Why It’s Not so Easy to Stop Being Hard on Ourselves

“I’ve lived through some terrible things in my life, some of which actually happened” – Unknown.

Nobody will ever be harder on us than ourselves. Nobody can highlight our flaws and failures quite so aptly as the critic in our mind. Nobody is as willing to throw our mistakes in our face, make us cry, and want to give up like that part of us that seeks greatness.

Such self-criticism can take a heavy toll on our health and development, and here’s the real bad news: the problem isn’t a result of our upbringing, education, or even our egos. We’re actually designed to be like this.

The very first humans in history developed ‘negativity bias’ as a means of surviving in the wild. It kept them alert, expectant of danger so that when danger did arrive, they were well prepared.

We might not have to worry about lions walking through our front door at night anymore, but our negativity bias is as strong as ever, and it is manifesting in disturbing ways: depression, substance abuse, and, ironically, decreased productivity. Yep, criticising yourself for not ticking everything off on your daily checklist is making you less likely to ever complete it. And yet we still beat ourselves up over it.

In 2000, a team of researchers tracked over 17,000 Canadian men and women to see if they changed their lifestyles after being diagnosed with a chronic illness.

12 years later, their findings were published, and they revealed not much had changed. Most smokers with respiratory diseases continued to smoke. As a whole, those who had overcome illness were still less likely to exercise than those who were healthy. And only a few changed the composition of their diet.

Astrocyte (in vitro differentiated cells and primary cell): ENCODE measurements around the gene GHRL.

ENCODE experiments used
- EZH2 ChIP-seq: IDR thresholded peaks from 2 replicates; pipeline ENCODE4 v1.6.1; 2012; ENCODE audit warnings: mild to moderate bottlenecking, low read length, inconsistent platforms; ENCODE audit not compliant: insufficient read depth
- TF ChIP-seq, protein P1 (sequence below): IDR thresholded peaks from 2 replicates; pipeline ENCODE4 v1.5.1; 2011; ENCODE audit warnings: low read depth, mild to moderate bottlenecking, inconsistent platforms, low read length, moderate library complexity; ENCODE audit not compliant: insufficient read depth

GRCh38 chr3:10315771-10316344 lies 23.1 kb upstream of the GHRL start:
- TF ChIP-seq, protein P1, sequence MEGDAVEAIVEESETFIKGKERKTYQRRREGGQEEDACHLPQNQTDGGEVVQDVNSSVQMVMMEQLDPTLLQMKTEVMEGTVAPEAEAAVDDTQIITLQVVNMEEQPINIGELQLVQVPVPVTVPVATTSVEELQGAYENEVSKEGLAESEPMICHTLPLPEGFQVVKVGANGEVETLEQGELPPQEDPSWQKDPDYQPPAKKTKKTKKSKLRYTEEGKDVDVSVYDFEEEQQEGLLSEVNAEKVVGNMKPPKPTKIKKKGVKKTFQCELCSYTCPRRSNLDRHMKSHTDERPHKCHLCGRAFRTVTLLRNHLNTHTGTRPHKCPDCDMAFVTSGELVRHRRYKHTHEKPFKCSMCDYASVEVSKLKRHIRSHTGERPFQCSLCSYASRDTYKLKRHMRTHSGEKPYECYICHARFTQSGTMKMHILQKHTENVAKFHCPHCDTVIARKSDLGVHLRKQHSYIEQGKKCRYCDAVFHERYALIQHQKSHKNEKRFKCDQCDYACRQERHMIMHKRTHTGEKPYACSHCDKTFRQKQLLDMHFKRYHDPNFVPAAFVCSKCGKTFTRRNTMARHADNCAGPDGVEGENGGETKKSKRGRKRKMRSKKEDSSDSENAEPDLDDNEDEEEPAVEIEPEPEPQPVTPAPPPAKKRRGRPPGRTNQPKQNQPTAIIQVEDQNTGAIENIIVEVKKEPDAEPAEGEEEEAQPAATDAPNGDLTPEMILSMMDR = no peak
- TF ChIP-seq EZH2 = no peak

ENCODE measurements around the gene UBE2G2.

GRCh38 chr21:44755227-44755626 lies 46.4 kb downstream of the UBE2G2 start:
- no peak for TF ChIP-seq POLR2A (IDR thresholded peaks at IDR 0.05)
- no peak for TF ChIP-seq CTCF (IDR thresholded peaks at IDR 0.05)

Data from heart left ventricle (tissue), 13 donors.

What the researcher’s findings suggest is that we are so used to feeling the brunt of negativity in our lives, that not even something as severe as a chronic illness is likely to inspire change.

So what hope do those of us who simply want to silence our inner-critic have? Can it be done?

It’s not easy to fight the hardwiring of our brains, but yes, it can be done via two methods.

The first is to learn to accept your faults through self-compassion.

“Research shows that the No. 1 barrier to self-compassion is fear of being complacent and losing your edge”, Dr. Kristin Neff of the University of Texas told The New York Times.

“And all the research shows that’s not true. It’s just the opposite.”

By accepting our mistakes, learning from them, and leaving them to the past, our brains can address the present with more clarity and commitment. It’s as simple as that…but, of course, simple isn’t always simple. And that’s where the second method comes in:

Promote a positive focus through small actions.

Psychologists have discovered a golden ratio for bringing positivity to just about every aspect of our lives – five to one.

Due to the potency of negativity, it takes five positive events to nullify the impact of a single negative event.

The key, therefore, is to look for small ways to make each day more positive. It could mean taking a little time to yourself in order to enjoy a morning coffee, chatting with a colleague, or sitting down to watch a television show, knowing that doing so will ultimately prove beneficial to your health and happiness.

That way, when something does go wrong, the bank of positive moments can buffer the bad, and make it easier to accept, and move on.

The truth is that negativity bias isn’t ever going away. It’s fundamental to our survival now, as much as ever. But surviving is one thing, and thriving is another. To thrive we must embrace the good with the bad, and remember that for all our mistakes, all our flaws, we will carry on.

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